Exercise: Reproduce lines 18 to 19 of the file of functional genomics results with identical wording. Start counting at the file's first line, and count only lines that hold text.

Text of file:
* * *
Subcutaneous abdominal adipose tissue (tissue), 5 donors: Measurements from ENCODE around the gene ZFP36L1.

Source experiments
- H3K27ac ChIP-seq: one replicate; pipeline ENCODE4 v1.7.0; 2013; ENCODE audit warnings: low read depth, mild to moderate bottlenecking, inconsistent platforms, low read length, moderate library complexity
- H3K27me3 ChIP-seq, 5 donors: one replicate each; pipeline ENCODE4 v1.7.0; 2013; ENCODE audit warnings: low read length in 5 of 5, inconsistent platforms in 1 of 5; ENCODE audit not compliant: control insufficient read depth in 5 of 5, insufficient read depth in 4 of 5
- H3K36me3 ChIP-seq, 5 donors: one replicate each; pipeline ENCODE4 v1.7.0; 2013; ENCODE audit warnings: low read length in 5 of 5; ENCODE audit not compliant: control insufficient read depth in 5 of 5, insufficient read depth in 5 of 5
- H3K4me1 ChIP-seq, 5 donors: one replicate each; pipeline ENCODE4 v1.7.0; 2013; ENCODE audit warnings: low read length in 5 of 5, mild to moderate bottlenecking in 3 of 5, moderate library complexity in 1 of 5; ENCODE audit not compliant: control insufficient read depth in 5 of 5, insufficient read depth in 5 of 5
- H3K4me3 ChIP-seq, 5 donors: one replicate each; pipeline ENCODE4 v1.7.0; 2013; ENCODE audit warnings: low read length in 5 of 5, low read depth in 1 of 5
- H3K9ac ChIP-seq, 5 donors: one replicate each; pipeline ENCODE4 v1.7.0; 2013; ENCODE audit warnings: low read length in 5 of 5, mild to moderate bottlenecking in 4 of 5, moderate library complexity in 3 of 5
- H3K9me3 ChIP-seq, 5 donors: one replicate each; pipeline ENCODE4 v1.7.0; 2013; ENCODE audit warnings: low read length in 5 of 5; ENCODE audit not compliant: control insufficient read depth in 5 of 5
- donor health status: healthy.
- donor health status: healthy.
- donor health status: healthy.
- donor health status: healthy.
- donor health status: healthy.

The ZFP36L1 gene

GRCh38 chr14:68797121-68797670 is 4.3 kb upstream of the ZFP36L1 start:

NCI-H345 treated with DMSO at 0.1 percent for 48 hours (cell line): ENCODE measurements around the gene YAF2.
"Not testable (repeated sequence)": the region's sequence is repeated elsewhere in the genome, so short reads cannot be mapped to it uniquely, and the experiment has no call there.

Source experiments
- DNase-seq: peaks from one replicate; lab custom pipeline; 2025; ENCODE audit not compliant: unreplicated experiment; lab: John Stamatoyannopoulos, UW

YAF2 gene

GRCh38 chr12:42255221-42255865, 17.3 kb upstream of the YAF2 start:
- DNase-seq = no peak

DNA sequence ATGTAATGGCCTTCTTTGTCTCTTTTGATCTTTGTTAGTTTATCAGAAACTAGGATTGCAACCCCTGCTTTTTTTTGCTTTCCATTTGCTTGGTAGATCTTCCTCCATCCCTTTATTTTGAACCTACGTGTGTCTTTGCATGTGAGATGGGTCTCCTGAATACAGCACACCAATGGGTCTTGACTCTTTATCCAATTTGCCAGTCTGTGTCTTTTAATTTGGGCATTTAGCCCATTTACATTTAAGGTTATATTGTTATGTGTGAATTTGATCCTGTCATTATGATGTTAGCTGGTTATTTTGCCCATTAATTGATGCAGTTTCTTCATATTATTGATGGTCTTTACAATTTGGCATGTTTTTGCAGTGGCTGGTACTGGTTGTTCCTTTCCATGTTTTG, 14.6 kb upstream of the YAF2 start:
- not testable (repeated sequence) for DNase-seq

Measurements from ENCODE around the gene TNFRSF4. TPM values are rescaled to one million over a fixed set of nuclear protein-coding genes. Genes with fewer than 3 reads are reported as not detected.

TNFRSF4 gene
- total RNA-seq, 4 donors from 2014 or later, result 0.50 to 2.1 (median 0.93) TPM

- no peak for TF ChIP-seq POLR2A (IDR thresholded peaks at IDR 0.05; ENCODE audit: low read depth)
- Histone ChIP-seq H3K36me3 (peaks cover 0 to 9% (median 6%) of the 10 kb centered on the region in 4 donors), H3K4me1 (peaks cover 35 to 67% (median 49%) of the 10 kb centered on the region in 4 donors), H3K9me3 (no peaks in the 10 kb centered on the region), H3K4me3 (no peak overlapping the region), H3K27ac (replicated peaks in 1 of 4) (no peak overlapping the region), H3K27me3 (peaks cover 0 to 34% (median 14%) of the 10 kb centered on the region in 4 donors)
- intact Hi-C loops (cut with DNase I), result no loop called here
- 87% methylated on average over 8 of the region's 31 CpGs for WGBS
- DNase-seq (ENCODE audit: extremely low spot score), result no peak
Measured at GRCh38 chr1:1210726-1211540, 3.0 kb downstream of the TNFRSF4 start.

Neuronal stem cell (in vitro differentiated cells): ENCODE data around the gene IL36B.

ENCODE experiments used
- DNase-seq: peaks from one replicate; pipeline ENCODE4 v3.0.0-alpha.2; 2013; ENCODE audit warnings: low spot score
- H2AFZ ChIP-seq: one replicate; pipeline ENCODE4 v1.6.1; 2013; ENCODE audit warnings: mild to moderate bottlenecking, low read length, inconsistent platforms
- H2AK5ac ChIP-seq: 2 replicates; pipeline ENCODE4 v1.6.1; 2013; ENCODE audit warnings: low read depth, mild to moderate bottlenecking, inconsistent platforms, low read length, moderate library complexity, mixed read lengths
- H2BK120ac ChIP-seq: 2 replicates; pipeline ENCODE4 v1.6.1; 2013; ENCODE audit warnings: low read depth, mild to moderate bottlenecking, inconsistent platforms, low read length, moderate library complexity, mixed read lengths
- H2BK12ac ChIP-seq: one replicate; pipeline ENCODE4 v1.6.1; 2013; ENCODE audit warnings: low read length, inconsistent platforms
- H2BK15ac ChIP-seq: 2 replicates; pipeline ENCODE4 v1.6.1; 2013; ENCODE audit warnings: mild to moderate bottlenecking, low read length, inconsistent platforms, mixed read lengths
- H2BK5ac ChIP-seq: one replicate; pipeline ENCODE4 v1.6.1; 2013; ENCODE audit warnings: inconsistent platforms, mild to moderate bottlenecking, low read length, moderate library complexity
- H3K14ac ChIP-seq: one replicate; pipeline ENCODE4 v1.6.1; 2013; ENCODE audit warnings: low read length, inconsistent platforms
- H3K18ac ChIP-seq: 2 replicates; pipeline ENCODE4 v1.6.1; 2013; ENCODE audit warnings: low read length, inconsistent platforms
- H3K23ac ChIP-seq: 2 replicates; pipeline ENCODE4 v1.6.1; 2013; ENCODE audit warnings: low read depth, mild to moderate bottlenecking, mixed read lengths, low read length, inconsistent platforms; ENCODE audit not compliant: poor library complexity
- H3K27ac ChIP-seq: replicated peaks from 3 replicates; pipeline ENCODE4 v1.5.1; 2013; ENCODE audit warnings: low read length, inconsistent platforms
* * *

"Not testable (repeated sequence)": the region's sequence is repeated elsewhere in the genome, so short reads cannot be mapped to it uniquely, and the experiment has no call there.

Source experiments